When we started writing this piece in the afternoon of February 25, the followers of Sulu Sultan Jamalul Kiram III were still in their refuge in Tanduo (not “Tanduao” as used in Philippine media), Lahad Datu in the eastern side of Sabah.
The Malaysian Security Force had not enforced its new Sunday deadline for the Sultan’s followers under his brother Raja Muda Agbimuddin to leave without a shot. A second deadline had been set for midnight of February 26.
As of this morning, media reports from Manila and Sabah indicated no change in the standoff. Agbimuddin had repeated his brother’s “do-or-die” stand. The Sultan, through his spokesman, told the Philippine Daily Inquirer that his men would stay put in Tanduo until ordered otherwise by him despite President Aquino III’s stern warning of possible arrest.
From Sabah, Wikisabah reported security forces were ready to move in.
Evidently, Kuala Lumpur, ignoring the calls of the political oppositions in Sabah for the military and police to use force, is making good its option to avoid bloodshed through diplomacy.
As Manila has sent a ship to bring home the Sultan’s followers, the two countries obviously want to simplify the solution: Go home in peace; we’ll talk later. Avoiding the spilling of blood is in the conscience and hands of Sultan Jamalul Kiram III and his brothers.
Clarifying the Question
Let’s clarify the question. “Sabah” is the eastern part, less than half, of the present Sabah state as delineated in legal documents; “Who” refers to the Sultanate of Sulu or the Sultan and his heirs, Malaysia, the Philippines and the Sabahans; and “owns” denotes possession of a territory with sovereignty – not just possession or ownership of any piece of property with mere proprietary rights alone.
In the first case, “possession of a territory with sovereignty”, proprietary (territorial) and sovereignty rights are inseparable; the possessor must be a sovereign state or a political entity vested with sovereignty.
In the second case, the possessor, limited to a private individual or group, is entitled to proprietary but not sovereignty right.
History of the Question
In 1761 when the Sultan of Sulu, by an agreement, allowed the British East India Company to set up trading posts in North Borneo and in 1878 leased North Borneo to the British North Borneo Company, the Sultanate of Sulu still owned North Borneo. The agreements, according to legal experts, were not treaties as private companies could not enter into treaties; the Sultan of Sulu did not give away any part of his dominion or his sovereignty.
In 1881, the British North Borneo Company was chartered by the King. It was tasked to administer North Borneo which in 1888 became a protectorate of the Great Britain. To clarify, as gleaned from various sources, the protectorate did not just consist of that part of North Borneo under lease by the Company from the Sultanate of Sulu but included the other part ceded by the Sultan of Brunei to Britain in 1846.
When the Company was dissolved in 1946, North Borneo became a British Colony and the Great Britain assumed the lease in spite of a stipulation prohibiting of its transfer to a third party without the consent of the Sultan of Sulu. In 1963, when the Federation of Malaysia was formed, Great Britain turned over North Borneo, together with Sarawak, to the Federation. Malaysia assumed the lease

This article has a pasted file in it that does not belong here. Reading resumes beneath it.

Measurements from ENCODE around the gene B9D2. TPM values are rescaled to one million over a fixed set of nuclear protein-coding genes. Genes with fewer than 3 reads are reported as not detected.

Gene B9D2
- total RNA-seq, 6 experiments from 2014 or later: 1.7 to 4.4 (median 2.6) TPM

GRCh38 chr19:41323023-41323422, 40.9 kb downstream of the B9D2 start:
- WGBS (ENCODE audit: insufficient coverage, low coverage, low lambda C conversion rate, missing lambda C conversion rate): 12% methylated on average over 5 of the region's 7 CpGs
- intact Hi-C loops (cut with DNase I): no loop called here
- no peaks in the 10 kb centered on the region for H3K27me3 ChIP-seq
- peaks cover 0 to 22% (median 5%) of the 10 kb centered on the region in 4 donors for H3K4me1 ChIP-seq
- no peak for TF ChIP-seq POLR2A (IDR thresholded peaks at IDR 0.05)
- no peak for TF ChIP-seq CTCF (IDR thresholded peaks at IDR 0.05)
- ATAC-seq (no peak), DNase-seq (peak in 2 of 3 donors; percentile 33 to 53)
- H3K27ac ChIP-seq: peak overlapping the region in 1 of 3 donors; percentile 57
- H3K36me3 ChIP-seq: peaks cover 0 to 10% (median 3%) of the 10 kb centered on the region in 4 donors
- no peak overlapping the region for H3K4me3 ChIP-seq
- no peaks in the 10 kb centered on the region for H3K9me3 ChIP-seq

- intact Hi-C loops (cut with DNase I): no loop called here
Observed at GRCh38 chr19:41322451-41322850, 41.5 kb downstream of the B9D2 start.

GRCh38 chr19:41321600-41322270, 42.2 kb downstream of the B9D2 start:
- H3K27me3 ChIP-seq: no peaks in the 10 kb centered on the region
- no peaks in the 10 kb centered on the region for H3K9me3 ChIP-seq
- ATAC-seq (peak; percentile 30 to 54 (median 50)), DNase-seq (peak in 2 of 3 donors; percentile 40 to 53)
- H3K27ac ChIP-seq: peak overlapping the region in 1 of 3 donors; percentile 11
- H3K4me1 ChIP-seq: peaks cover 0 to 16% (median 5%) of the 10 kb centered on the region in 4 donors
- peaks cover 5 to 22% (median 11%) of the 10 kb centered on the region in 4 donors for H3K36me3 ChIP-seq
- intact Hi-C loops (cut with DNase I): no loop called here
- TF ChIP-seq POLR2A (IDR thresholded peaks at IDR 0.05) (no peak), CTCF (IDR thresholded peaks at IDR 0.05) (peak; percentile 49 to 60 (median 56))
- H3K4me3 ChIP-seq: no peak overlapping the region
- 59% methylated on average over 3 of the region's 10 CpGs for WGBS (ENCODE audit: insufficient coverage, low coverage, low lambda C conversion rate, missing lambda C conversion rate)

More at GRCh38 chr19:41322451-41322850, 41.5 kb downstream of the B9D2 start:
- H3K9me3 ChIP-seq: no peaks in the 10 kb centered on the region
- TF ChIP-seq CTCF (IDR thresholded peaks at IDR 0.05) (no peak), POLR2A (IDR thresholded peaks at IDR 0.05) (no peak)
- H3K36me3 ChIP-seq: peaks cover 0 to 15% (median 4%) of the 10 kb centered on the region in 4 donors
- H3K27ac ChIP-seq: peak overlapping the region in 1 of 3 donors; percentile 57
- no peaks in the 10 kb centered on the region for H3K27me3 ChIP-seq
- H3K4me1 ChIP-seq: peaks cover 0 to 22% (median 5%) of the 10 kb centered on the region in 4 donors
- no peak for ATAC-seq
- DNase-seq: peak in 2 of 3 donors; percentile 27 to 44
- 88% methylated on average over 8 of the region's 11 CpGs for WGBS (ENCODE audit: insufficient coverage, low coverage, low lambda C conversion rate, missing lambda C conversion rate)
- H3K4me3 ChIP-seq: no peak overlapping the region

As a federal state, North Borneo is now Sabah. As stated earlier, as delineated in legal documents, the claim of the Sultan of Sulu covers less than half of Sabah, only the eastern part.
By his analysis of the facts, he concluded that “the Philippine Government should now, in the light of all relevant evidence, institute the claim and initiate the necessary steps toward the peaceful settlement of the North Borneo question”. Great Britain did not own North Borneo. [The article was republished in Manila newspapers on September 1, 2011 obviously in support of a move urging President Aquino III to revive the claim.]
Vidal Yudin Weil, a Sabahan noted writer and blogger, when asked for his views on the standoff, wrote “To whom does Sabah belong?” that was published in Free Malaysia Today (February 22, 2013) and in Wikisabah (February 23, 2013). He analyzed documents starting with the1878 lease agreement, events and circumstances related to the Sabah question.
Concluding with a critical comment on the relinquishment to Malaysia by Great Britain of her sovereignty over North Borneo as provided in Article IV of the “Malaysia Agreement of 1963”, he wrote:
“Because it was stated that one part of Sabah** belonged to the Brunei Sultanate and the other part to the Sulu Sultanate, and while Brunei had ceded her part of Sabah’s sovereignty, Sulu (now part of the Philippines) only leased her part of Sabah, does Her Britannic Majesty had (sic) sovereignty over the whole or only one part of Sabah?
“It is obvious that the answer is only one part of Sabah, therefore Article IV is null and void thereby rendering the entire Malaysia Agreement of 1963 illegal and of no effect…!
“There is a legal maxim ‘nemodat quod non habet’ which means ‘you cannot give what you do not have’.”
Great Britain did not own that part of Sabah leased to British North Borneo; she has no sovereignty over it. She cannot relinquish sovereignty that she did not have. Malaysia does not own that part of Sabah claimed by the heirs of the Sultan of Sulu.
By Salonga’s and Weil’s analyses, does it mean that the heirs of the Sultan of Sulu, and by extension the Philippines, own the Sabah in question?
(To Be Concluded: Complicated)